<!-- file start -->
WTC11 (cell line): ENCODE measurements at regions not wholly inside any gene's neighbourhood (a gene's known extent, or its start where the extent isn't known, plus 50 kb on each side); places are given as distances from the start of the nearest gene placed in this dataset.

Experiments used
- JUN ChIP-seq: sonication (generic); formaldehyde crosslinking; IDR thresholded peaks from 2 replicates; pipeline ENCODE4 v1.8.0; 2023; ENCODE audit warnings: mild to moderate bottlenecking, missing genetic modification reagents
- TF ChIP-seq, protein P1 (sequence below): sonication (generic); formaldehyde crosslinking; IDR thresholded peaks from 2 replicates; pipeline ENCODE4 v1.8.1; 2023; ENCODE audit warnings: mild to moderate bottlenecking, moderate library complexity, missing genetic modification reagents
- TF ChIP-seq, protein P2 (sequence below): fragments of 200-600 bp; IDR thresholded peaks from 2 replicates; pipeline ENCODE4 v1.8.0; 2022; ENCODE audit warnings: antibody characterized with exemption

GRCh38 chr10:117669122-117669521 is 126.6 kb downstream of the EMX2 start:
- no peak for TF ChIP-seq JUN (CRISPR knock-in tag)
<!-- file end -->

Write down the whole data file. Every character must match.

WTC11 (cell line): ENCODE measurements at regions not wholly inside any gene's neighbourhood (a gene's known extent, or its start where the extent isn't known, plus 50 kb on each side); places are given as distances from the start of the nearest gene placed in this dataset.

Experiments used
- JUN ChIP-seq: sonication (generic); formaldehyde crosslinking; IDR thresholded peaks from 2 replicates; pipeline ENCODE4 v1.8.0; 2023; ENCODE audit warnings: mild to moderate bottlenecking, missing genetic modification reagents
- TF ChIP-seq, protein P1 (sequence below): sonication (generic); formaldehyde crosslinking; IDR thresholded peaks from 2 replicates; pipeline ENCODE4 v1.8.1; 2023; ENCODE audit warnings: mild to moderate bottlenecking, moderate library complexity, missing genetic modification reagents
- TF ChIP-seq, protein P2 (sequence below): fragments of 200-600 bp; IDR thresholded peaks from 2 replicates; pipeline ENCODE4 v1.8.0; 2022; ENCODE audit warnings: antibody characterized with exemption

GRCh38 chr10:117669122-117669521 is 126.6 kb downstream of the EMX2 start:
- no peak for TF ChIP-seq JUN (CRISPR knock-in tag)